Asked why new polls seem to be trending in his favor both locally and elsewhere, McConnell pointed to President Barack Obama’s unpopularity.

“Well look, I think this election is largely a referendum on the president of the United States. Most people in my state and I hope around the country believe that we need to go in a different direction,” McConnell said. “All I’ve said repeatedly is if you want to go in a different direction, there’s only one thing that can be accomplished in 2014, and that’s to change the Senate and make me the leader of a new majority.”

On both domestic and foreign policy, McConnell sounded familiar themes in looking ahead to the prospects of GOP control.

When asked about the effect of the Senate race on the world stage by a reporter from the BBC, McConnell noted a trend he had picked up on.

“I think a lot of foreign reporters have been coming down here, like yourself, wondering whether America is comfortable with America in decline,” he said. “Hopefully, if the people of this country choose a new majority, it will encourage the president to stop the retreat, basically. That’s what we’ve seemed to have been doing over the last few years.”

He also indicated that a floor vote on tightening potential sanctions against Iran would be on his to-do list.

“I think what we ought to do if we can’t get an acceptable agreement with the Iranians is tighten the sanctions, and in fact we had a bill in the Senate to do that, which the current majority leader wouldn’t allow a vote on,” McConnell said. “Not to stop the talks, but to say at the end of the talks, if there’s no good outcome, then the Iranians would get tougher sanctions.”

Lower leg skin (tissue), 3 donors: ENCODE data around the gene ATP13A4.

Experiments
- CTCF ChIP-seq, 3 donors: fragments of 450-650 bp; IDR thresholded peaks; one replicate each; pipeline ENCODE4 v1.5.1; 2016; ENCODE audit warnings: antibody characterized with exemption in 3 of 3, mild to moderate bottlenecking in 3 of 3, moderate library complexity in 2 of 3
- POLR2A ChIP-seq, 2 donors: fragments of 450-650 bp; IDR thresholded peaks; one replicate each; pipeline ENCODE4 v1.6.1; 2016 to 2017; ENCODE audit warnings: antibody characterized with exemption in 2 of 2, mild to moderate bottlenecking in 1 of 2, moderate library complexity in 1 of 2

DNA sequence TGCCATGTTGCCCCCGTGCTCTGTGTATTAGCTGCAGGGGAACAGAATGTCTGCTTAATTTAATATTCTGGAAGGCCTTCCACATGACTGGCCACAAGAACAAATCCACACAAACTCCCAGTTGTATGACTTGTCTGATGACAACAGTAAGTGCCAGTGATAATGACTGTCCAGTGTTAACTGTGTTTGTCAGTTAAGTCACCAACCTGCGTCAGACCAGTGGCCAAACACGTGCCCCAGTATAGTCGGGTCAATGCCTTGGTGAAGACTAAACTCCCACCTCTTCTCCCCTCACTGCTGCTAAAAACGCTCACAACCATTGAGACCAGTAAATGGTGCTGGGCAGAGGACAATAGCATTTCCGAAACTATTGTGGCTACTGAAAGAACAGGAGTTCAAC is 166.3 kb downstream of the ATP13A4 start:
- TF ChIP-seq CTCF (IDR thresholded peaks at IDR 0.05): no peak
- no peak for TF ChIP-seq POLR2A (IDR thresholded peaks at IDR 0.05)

Closer to home, McConnell once again pointed to the economic crisis out in Eastern Kentucky coal country as a priority, criticizing the Environmental Protection Agency’s regulations about power plant emissions.

“We’re going to try to push back against this over-regulation that’s literally put my people out of work,” he said. But, McConnell also knows the reality that Obama will still be in office.

“I think the first thing we ought to do is see whether there are areas of agreement that we can actually make some progress on. You know, divided government is not unusual in the United States. We’ve had it most of the time since World War II. Reagan never had the House. Clinton didn’t have the House or Senate for six of the eight years, and yet they did some significant things,” McConnell said.

If things go his way Tuesday, perhaps McConnell could invite Vice President Joe Biden here to the parade for the next round of deal-making. He does love Corvettes.

AFP Photo/Jewel Samad

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Who Will Win The Senate?